At the November 20, 2019 hearing, the court received three exhibits from the parties: (1) Petition and Application for Court Approval of Minor's Settlement (Exhibit 1); (2) Settlement Agreement and Release (Exhibit 2); and (3) T.Y.'s bond secured through State Farm Insurance (Exhibit 3). The court used the substantive portion of the hearing to “determine whether the [settlement] agreement is in the minor's best interests” as required by Kansas law. White v. Allied Mut. Ins. Co., 31 P.3d 328, 330 (Kan.Ct.App. 2001). Plaintiff asked the court to (1) approve the settlement agreement and attorney's fees award, and (2) seal the record of the case. The court analyzes each request separately, below.

         A. The Settlement Agreement

         At the hearing, T.Y. testified that he believes it is in P.Y.'s best interest to resolve her claims against defendants. And, T.Y. testified, he believes the settlement is fair and reasonable. T.Y. testified that continued exposure to the litigation process would be damaging to P.Y. P.Y. was diagnosed with posttraumatic stress disorder and if P.Y. had to endure the spotlight of trial and other legal proceedings, T.Y. believes P.Y. would suffer significant setbacks in her treatment. Because of these concerns, T.Y. had not discussed the settlement with P.Y. T.Y. believes P.Y. will continue to have medical and counseling expenses related to this incident. He believes putting this money aside for P.Y. will help P.Y. pay for those expenses when she is independent.

         As T.Y. and counsel explained at the hearing, they believe it would be in P.Y's best interest to focus on therapy and treatment. Based on this assessment, plaintiff's counsel reported, they decided that efforts to continue to litigate the claims against defendants would not be worth the increased risk of damage to P.Y's mental health.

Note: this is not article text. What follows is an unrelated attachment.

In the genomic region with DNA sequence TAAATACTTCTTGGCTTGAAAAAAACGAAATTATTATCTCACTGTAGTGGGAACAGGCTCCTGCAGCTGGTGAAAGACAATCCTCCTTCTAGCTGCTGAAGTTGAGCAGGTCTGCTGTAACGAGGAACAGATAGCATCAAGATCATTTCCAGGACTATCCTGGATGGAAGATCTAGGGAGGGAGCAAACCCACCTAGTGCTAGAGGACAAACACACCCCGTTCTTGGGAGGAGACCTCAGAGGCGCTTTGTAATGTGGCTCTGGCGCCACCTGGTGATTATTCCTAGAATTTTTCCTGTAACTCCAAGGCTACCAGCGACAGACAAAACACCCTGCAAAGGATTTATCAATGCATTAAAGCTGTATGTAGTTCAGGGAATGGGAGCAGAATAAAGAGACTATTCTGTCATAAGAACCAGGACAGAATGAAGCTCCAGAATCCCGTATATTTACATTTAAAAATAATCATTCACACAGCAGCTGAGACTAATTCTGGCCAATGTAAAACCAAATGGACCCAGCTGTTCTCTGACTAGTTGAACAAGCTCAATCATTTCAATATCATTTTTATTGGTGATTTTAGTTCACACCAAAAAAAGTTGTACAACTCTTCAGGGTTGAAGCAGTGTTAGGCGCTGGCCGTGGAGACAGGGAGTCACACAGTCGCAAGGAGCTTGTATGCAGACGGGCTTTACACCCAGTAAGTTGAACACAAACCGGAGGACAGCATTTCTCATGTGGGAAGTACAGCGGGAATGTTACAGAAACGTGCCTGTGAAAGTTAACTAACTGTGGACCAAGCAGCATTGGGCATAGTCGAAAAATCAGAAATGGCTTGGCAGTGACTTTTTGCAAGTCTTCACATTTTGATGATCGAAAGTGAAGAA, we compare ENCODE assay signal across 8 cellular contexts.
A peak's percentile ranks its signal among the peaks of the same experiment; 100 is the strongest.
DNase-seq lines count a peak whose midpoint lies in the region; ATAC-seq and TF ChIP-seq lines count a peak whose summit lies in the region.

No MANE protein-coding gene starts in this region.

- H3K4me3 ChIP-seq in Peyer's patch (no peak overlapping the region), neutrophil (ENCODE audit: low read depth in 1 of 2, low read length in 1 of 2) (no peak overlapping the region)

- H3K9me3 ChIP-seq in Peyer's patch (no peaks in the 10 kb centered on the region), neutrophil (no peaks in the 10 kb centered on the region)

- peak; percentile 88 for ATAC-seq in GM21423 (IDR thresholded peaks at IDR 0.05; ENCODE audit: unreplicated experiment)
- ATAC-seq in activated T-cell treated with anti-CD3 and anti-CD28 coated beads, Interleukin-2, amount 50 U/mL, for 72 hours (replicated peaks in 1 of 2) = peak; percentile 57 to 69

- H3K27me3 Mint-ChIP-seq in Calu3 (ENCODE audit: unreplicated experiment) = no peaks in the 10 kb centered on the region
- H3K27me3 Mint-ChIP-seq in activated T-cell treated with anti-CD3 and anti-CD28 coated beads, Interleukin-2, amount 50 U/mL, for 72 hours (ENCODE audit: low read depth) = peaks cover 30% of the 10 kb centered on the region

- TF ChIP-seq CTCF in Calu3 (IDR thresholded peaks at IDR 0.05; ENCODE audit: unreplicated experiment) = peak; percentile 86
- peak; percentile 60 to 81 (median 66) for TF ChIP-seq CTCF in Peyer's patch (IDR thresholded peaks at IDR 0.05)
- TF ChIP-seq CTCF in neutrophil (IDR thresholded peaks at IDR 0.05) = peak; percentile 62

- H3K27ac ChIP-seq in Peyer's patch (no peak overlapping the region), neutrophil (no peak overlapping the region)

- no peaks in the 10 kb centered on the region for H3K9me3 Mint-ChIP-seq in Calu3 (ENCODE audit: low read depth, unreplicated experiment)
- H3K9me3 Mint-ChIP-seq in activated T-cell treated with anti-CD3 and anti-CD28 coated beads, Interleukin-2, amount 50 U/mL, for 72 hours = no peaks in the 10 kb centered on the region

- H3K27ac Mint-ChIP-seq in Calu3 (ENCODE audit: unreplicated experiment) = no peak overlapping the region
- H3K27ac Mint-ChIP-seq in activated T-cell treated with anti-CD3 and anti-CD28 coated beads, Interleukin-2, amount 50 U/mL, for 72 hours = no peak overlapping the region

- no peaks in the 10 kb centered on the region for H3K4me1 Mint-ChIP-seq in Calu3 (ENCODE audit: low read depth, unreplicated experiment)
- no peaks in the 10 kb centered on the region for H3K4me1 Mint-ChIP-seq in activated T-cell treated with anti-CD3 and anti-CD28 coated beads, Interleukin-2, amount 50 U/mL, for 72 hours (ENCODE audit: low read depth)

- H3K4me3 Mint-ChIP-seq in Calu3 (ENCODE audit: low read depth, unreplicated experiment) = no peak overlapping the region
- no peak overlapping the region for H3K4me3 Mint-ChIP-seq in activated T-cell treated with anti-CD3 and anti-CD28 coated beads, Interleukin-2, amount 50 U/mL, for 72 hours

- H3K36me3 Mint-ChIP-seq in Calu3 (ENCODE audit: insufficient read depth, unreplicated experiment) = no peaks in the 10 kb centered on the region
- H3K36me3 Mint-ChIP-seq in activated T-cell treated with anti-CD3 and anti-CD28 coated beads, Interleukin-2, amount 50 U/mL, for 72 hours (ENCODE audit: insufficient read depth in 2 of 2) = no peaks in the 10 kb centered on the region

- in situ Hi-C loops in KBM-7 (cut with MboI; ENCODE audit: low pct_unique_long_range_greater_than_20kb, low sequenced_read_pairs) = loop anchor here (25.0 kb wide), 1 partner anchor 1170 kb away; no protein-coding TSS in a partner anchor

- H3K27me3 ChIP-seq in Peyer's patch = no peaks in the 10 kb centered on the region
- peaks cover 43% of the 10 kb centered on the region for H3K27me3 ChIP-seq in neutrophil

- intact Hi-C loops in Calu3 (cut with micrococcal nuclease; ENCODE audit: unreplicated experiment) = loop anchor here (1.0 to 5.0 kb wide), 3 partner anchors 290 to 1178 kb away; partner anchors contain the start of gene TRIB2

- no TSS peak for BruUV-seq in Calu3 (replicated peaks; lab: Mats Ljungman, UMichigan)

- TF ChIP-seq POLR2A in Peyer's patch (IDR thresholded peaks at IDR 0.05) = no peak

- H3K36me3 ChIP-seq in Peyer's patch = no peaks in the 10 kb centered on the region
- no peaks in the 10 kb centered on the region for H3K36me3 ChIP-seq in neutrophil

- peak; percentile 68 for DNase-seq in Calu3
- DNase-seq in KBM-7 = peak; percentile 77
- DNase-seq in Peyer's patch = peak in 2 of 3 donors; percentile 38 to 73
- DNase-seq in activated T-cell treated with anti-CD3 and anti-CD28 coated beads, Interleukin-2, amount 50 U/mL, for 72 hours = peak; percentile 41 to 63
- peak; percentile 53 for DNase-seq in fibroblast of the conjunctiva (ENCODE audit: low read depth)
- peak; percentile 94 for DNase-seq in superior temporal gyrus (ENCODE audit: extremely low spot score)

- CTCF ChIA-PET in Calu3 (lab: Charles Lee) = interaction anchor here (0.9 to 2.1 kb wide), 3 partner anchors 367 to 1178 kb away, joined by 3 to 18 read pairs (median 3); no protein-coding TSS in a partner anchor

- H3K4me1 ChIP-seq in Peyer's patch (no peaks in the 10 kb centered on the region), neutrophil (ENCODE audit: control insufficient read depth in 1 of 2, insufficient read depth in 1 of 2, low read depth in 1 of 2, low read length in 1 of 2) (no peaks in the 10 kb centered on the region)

After consideration following the hearing, the court concluded that it was not appropriate-in the context of this case-to approve a settlement when the minor didn't know about the settlement. P.Y. is nearing the age of majority status. In the court's judgment, P.Y. likely could apprehend the terms of the settlement, understand the way it affected her legal rights, and meaningfully evaluate it. See White, 31 P.3d at 330 (parent's consent to a settlement isn't controlling). The court thus conducted a telephone conference with counsel and shared its conclusion. Counsel appropriately requested a chance to consider the court's view, and submit a response. Now, plaintiff has done so. Plaintiff filed P.Y.'s declaration under seal on January 2, 2020. Doc. 64. In it, P.Y. declares that she knows about the settlement and the terms of the settlement agreement. Id. at 1. And, P.Y.'s declaration reports that she “believes the settlement is fair and reasonable” and asks the court to approve the settlement agreement. Id. at 2.

         Based on the efforts made by T.Y. and, indirectly, by plaintiff's counsel to explain the settlement agreement to T.Y. and P.Y., the testimony from T.Y. and plaintiff's counsel at the November 20, 2019, hearing, and P.Y.'s declaration, the court concludes that the settlement agreement satisfies Kansas law governing approval of such agreements. P.Y., through T.Y., brought a Title IX claim and several § 1983 claims that plaintiff later concluded were inadvisable to pursue. T.Y. agreed to settle P.Y.'s claims to avoid placing P.Y. in the spotlight of trial and possibly reversing years of progress in therapy. T.Y. also testified that the settlement proceeds will be used only for P.Y.'s benefit and likely will assist her with future medical ...